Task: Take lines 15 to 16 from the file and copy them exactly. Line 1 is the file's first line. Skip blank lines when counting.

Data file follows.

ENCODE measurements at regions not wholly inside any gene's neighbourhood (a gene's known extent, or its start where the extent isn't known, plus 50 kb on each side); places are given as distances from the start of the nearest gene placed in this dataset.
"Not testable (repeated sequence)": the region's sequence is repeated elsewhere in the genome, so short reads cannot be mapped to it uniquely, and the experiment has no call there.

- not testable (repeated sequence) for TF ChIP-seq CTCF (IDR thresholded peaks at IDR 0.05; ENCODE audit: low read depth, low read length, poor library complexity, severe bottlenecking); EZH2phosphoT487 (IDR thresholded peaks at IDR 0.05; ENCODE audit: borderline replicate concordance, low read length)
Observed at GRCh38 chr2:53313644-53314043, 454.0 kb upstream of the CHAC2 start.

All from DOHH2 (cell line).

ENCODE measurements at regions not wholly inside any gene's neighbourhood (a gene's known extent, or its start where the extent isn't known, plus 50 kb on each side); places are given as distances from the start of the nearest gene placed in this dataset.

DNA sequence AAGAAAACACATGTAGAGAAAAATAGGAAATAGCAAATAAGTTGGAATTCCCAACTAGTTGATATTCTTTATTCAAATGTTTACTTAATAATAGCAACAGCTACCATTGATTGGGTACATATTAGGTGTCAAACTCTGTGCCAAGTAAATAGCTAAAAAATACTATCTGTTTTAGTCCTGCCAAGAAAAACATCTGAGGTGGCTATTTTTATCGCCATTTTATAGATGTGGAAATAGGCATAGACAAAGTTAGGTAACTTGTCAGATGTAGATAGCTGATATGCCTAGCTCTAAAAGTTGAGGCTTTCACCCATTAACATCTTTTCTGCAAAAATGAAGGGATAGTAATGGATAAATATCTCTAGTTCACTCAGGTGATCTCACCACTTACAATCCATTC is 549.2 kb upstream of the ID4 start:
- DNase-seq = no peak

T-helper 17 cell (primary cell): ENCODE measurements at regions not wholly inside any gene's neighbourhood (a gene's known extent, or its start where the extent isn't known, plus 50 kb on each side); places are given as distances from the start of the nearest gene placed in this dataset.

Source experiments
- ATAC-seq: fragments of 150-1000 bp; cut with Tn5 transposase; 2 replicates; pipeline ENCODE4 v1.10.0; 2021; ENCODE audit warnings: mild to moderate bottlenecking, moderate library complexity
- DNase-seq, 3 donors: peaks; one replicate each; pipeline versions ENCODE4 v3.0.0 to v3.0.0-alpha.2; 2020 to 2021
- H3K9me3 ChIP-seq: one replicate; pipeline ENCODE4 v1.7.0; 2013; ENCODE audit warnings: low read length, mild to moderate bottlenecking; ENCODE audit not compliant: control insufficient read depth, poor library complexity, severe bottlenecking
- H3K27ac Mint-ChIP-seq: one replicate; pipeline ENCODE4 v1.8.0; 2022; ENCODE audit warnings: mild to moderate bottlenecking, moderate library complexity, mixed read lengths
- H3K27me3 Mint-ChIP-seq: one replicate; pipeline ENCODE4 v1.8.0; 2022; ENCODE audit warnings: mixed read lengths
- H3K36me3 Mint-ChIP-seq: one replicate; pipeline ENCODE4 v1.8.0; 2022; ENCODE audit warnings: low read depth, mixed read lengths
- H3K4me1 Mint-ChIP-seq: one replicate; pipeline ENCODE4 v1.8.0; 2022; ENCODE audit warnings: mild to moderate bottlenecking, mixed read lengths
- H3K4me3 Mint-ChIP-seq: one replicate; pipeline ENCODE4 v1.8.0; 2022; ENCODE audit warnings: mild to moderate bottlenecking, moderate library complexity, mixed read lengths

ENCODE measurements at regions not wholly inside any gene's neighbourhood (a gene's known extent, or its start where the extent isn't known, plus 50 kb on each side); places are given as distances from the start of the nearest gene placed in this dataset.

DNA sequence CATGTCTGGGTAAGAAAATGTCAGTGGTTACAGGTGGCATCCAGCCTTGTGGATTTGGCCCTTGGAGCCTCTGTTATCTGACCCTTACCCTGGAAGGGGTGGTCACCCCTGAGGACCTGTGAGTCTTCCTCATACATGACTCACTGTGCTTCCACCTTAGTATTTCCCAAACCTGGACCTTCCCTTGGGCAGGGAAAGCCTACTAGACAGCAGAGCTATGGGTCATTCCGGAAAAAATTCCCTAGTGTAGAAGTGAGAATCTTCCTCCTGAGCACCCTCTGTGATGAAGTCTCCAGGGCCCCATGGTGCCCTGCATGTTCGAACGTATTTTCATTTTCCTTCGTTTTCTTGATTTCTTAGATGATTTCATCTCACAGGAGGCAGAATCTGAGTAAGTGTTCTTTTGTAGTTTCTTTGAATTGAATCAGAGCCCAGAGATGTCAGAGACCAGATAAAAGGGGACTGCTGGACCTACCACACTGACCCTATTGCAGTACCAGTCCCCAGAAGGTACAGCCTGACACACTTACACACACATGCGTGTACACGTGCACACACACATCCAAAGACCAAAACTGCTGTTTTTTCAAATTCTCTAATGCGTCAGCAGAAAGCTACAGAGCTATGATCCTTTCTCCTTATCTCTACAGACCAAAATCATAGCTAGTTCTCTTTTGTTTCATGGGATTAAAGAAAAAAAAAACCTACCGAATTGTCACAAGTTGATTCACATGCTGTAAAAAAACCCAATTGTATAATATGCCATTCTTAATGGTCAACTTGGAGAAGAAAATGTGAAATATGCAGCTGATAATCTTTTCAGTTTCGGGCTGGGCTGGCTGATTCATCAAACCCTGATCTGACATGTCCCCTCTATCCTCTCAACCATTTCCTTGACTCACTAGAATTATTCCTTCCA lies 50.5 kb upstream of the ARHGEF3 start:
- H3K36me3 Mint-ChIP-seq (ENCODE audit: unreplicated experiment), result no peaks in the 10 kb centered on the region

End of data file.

- H3K27me3 Mint-ChIP-seq: one replicate; pipeline ENCODE4 v1.8.0; 2022; ENCODE audit warnings: mixed read lengths
- H3K36me3 Mint-ChIP-seq: one replicate; pipeline ENCODE4 v1.8.0; 2022; ENCODE audit warnings: low read depth, mixed read lengths